January 21, 2017

When in doubt, stop and wait?

I’ve mentioned previously that I get mood swings from time to time. I’m not sure if this issue has been researched in depth, but anecdotal evidence shows that creative people are more likely to experience fluctuating moods.

Today, though, I’ll tell you about someone other than myself, though this person’s situation closely reflects mine. I have a friend, let’s call her Julia (not her real name). Like me, Julia is a thirty something-year-old freelancer living in eastern Poland. Like me, she’s educated and has good marketable skills, but isn’t faring that well in today’s economy (all too often, freelancers are offered low-paying jobs and have to choose their work carefully, at the risk of getting paid very late or not at all). I can’t get into too much detail here, but moving to another city or country isn’t an option at the moment, while looking for a 9-5 job doesn’t make sense; even with its downsides, the freelancing is still an OK job with flexible hours (a huge plus) and no commute. The only problem is that when pursued full-time, the freelance work can’t be reconciled with writing. 

Like me, Julia is constantly torn between focusing on earning a decent stream of income and building her CV as a professional fiction writer. She writes well, she has been a published author for quite some time (a little-known name, good reviews, so-so sales), but is not efficient in terms of pumping out one novel after another. Realistically, she doesn’t see herself as a future bestselling author in Poland, much less abroad. But she’s not ready to quit writing books either. At least not yet.

Due to the constant mental see-saw between “I want to write” and “I need to have a normal, dependable career”, Julia is prone to recurrent attacks of self-doubt and feelings of failure. She has the luxury of not being financially on her own, but earning little money leaves her feeling very inadequate and immature. When she focuses on her freelance work, though, writing goes out the window. She can’t reconcile the two. She has tried and failed many times, ever since her university days. Her writing is a s-l-o-w endeavor. It needs lots of time and space to germinate, grow and unfold. Rushing results in poor-quality output.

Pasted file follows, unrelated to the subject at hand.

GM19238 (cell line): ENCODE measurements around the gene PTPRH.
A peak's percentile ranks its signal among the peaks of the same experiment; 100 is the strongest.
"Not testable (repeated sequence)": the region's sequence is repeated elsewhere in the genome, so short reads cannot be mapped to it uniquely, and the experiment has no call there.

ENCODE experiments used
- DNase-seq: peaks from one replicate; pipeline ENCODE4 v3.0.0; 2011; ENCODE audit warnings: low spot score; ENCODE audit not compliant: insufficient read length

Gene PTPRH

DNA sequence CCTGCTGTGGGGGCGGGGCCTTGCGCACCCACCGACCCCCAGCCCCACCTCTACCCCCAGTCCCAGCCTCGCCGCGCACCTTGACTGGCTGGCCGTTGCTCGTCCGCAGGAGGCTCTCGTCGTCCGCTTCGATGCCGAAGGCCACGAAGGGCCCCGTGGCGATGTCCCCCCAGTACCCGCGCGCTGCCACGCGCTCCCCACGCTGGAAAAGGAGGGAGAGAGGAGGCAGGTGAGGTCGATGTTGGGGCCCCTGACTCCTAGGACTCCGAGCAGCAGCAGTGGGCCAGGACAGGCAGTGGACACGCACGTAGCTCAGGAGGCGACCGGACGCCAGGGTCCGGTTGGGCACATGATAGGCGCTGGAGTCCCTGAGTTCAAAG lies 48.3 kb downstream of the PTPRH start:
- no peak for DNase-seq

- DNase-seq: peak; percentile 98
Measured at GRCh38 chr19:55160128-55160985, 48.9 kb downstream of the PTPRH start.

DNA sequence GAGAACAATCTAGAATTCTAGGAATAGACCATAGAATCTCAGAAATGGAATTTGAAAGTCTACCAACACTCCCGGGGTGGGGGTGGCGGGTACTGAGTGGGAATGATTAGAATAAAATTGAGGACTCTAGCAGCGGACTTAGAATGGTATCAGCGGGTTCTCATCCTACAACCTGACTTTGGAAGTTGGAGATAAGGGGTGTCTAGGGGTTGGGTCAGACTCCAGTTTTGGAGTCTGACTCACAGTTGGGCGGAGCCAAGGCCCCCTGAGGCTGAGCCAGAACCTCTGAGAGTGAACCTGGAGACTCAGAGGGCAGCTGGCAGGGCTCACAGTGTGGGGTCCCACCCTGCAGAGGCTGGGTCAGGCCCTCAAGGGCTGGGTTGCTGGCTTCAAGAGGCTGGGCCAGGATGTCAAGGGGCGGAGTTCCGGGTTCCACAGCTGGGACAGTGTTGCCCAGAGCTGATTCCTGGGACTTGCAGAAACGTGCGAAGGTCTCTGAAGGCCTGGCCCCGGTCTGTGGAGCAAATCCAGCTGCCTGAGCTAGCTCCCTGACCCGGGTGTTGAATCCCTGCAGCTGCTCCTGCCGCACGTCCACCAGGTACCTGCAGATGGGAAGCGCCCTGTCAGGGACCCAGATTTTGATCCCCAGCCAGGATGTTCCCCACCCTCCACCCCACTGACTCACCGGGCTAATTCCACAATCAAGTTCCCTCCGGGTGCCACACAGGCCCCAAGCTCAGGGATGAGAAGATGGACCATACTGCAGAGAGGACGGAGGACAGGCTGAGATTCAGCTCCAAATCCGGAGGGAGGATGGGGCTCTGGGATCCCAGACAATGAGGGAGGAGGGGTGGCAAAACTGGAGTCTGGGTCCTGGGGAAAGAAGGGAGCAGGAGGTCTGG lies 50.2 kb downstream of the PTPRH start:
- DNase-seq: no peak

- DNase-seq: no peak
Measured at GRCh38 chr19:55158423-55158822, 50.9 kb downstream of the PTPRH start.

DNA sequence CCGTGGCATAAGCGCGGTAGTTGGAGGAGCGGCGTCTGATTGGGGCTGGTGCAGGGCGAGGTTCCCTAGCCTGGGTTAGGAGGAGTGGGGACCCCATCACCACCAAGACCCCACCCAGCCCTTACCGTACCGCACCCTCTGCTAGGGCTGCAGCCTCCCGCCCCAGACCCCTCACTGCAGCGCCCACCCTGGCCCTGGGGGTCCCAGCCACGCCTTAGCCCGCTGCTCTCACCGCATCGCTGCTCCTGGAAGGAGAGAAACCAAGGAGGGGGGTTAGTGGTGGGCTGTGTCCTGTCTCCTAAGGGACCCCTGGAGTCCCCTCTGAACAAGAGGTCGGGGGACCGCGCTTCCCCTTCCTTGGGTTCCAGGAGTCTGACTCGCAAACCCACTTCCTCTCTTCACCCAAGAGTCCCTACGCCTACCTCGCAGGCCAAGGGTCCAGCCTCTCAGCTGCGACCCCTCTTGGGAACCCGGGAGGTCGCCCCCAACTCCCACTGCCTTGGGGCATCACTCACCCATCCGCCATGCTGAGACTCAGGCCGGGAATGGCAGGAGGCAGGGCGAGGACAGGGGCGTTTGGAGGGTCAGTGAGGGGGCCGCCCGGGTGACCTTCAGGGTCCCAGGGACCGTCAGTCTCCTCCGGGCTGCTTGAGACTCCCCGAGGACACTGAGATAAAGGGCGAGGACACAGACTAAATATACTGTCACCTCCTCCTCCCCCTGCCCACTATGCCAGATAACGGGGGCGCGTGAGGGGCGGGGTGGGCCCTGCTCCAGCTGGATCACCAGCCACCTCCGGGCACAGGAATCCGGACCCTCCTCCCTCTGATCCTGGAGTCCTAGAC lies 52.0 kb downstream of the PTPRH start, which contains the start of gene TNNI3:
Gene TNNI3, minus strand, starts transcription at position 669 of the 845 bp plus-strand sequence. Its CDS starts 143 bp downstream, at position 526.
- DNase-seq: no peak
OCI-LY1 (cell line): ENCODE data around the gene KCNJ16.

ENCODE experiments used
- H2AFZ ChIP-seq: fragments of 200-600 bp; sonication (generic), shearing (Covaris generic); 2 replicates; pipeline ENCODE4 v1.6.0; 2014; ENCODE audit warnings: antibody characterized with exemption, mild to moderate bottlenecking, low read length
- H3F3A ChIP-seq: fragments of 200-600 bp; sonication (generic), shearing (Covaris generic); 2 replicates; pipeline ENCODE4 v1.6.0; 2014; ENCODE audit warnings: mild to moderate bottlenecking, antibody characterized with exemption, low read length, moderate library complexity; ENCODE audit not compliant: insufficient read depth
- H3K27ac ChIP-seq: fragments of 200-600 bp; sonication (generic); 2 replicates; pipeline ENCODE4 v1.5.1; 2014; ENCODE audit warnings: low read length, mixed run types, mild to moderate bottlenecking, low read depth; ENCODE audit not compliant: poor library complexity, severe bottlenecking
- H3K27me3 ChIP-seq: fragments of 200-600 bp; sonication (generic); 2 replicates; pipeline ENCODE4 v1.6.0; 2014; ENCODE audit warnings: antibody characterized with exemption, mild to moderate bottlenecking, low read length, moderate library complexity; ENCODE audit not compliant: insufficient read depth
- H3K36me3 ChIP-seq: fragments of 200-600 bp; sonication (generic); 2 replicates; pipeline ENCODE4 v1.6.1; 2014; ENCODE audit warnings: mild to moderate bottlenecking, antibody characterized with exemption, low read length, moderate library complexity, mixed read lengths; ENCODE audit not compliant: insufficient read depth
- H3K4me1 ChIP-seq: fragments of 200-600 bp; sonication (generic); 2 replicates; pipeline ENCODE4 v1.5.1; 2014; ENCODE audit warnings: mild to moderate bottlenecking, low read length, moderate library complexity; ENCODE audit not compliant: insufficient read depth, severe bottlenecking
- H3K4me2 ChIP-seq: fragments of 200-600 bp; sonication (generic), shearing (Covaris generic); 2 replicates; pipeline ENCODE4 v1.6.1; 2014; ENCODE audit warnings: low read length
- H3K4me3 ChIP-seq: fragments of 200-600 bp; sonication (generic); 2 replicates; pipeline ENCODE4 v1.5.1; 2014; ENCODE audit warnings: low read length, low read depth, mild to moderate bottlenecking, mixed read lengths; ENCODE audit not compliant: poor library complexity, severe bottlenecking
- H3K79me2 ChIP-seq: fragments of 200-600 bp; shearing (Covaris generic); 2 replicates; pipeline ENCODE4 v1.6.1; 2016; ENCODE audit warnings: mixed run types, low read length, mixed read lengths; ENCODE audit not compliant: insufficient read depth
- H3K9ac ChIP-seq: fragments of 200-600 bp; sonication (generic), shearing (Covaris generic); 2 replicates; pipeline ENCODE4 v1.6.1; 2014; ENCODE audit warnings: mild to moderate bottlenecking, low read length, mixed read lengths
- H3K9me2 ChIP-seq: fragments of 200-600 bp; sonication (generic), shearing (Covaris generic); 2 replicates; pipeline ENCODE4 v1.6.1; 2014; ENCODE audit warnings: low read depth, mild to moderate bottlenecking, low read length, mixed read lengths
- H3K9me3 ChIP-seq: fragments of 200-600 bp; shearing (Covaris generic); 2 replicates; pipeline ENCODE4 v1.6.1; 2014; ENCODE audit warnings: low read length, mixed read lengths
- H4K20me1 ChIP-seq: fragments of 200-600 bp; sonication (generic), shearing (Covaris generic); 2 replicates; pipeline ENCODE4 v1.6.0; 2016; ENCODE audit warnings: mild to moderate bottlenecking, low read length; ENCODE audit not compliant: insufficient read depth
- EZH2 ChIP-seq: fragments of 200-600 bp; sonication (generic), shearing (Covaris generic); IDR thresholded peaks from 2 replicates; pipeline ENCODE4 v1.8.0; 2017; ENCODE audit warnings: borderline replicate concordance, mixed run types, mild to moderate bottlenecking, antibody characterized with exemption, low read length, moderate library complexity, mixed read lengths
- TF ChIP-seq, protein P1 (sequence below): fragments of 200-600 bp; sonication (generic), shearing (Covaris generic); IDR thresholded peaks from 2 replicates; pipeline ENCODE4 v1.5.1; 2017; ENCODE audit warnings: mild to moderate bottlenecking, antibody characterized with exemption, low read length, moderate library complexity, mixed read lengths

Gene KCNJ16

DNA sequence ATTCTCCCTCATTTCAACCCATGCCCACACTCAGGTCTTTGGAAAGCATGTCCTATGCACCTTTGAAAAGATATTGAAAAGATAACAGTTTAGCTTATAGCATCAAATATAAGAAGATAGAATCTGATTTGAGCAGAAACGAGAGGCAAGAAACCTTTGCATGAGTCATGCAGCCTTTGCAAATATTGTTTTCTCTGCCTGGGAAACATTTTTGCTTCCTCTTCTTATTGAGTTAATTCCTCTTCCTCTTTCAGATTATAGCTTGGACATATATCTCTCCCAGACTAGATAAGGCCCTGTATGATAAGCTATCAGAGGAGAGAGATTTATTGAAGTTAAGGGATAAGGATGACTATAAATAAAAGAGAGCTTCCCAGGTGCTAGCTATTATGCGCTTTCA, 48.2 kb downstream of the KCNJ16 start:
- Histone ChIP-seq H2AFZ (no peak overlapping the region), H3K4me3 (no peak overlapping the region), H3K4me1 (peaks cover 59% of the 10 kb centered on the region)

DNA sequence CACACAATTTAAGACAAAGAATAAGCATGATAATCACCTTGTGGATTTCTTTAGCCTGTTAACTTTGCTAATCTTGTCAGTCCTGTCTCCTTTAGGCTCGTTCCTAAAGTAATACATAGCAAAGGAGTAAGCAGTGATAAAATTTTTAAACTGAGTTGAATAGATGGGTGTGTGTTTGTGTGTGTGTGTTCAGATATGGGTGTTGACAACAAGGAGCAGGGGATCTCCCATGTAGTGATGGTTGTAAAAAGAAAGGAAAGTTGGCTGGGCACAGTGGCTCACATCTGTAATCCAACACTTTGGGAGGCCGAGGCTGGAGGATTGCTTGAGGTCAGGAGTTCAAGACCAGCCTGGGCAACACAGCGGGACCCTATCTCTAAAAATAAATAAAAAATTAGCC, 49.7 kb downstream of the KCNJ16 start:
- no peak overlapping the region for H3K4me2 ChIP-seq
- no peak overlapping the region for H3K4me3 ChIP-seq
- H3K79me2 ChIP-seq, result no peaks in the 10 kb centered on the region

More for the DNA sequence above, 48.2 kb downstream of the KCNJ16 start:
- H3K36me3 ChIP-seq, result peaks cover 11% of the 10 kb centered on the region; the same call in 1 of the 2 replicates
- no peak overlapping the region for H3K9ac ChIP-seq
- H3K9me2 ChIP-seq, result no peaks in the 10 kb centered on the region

I can relate because I’m in a similar situation. And I haven’t found a solution yet, either for Julia or for myself. On some days, there’s a strong temptation to just give up writing and focus on “real” work, and being a respectable adult.

On the other hands, publishers have already invested in us. Our books have been published. Reviewers have praised them. We have fans – maybe not thousands of them, but certainly hundreds. (Or perhaps, actually, thousands.) We just don't write fast enough to produce a new book each year.

Ultimately, there’s probably no good answer regarding what we should do. Temporarily give up the freelancing, and focus on learning to write quickly and efficiently like Stephen King? Quit struggling, accept that writing wasn’t meant as our career, and move on? Or keep on see-sawing, and hope that life will ultimately solve the dilemma, one way or the other?

It’s a conundrum.

If you can relate, or have thoughts to share, feel free to!

Image courtesy of punsayaporn at FreeDigitalPhotos.net

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